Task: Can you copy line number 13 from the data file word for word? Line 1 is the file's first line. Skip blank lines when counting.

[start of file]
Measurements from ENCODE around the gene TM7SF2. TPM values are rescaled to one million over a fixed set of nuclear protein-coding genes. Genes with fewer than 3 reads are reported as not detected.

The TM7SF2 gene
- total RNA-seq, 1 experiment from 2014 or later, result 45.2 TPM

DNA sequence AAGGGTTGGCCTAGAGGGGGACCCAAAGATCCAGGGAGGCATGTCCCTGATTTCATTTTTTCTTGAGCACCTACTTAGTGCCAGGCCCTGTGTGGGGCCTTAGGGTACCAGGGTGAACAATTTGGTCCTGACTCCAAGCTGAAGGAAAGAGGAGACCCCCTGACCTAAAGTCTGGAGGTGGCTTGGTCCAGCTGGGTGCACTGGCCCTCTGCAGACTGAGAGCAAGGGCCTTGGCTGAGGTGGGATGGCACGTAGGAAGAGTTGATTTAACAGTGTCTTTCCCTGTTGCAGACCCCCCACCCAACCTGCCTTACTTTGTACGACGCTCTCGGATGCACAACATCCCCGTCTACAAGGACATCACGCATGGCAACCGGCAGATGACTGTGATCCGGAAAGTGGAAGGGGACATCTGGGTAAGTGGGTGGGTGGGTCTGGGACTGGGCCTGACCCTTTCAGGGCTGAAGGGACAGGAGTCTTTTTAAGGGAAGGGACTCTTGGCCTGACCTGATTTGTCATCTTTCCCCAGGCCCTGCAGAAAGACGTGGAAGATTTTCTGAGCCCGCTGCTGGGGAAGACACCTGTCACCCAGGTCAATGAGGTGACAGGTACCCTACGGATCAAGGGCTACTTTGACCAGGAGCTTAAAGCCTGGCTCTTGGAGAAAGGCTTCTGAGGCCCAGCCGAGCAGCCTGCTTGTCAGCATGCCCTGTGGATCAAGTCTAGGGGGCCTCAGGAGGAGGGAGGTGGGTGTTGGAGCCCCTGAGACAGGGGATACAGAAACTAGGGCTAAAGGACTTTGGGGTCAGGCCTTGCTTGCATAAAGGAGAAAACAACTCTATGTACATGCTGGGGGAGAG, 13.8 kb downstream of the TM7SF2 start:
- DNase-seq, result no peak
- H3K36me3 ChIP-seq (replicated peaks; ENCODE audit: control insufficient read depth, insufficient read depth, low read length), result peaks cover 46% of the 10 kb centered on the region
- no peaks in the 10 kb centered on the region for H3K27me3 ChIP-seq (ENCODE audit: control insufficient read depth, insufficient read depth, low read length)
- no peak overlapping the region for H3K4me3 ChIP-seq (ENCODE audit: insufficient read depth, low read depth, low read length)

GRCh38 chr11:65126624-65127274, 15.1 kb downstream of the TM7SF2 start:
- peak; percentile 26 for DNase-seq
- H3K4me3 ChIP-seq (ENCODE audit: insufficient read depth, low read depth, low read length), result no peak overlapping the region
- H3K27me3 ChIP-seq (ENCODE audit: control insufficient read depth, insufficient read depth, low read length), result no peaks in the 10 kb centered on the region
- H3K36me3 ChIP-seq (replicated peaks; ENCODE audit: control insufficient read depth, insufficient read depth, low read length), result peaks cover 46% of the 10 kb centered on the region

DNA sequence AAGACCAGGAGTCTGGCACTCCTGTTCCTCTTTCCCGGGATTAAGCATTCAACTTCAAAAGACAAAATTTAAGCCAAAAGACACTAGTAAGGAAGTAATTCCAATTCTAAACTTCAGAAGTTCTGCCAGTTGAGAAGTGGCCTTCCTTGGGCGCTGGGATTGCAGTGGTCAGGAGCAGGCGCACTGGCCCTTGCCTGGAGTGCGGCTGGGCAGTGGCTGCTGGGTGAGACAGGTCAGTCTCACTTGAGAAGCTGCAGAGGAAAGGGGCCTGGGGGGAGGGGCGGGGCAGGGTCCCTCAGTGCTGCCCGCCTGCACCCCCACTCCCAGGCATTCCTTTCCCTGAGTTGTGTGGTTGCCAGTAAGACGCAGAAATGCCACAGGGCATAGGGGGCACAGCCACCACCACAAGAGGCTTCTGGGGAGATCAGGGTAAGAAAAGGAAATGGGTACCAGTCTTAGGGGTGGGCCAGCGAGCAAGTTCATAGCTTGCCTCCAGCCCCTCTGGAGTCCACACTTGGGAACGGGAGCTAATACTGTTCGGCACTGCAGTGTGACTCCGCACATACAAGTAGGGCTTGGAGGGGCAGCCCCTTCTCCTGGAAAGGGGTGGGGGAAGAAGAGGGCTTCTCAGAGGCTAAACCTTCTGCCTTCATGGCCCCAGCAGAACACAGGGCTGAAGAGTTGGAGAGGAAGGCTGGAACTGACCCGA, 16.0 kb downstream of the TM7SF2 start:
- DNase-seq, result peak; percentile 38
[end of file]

- H3K36me3 ChIP-seq (replicated peaks; ENCODE audit: control insufficient read depth, insufficient read depth, low read length), result peaks cover 46% of the 10 kb centered on the region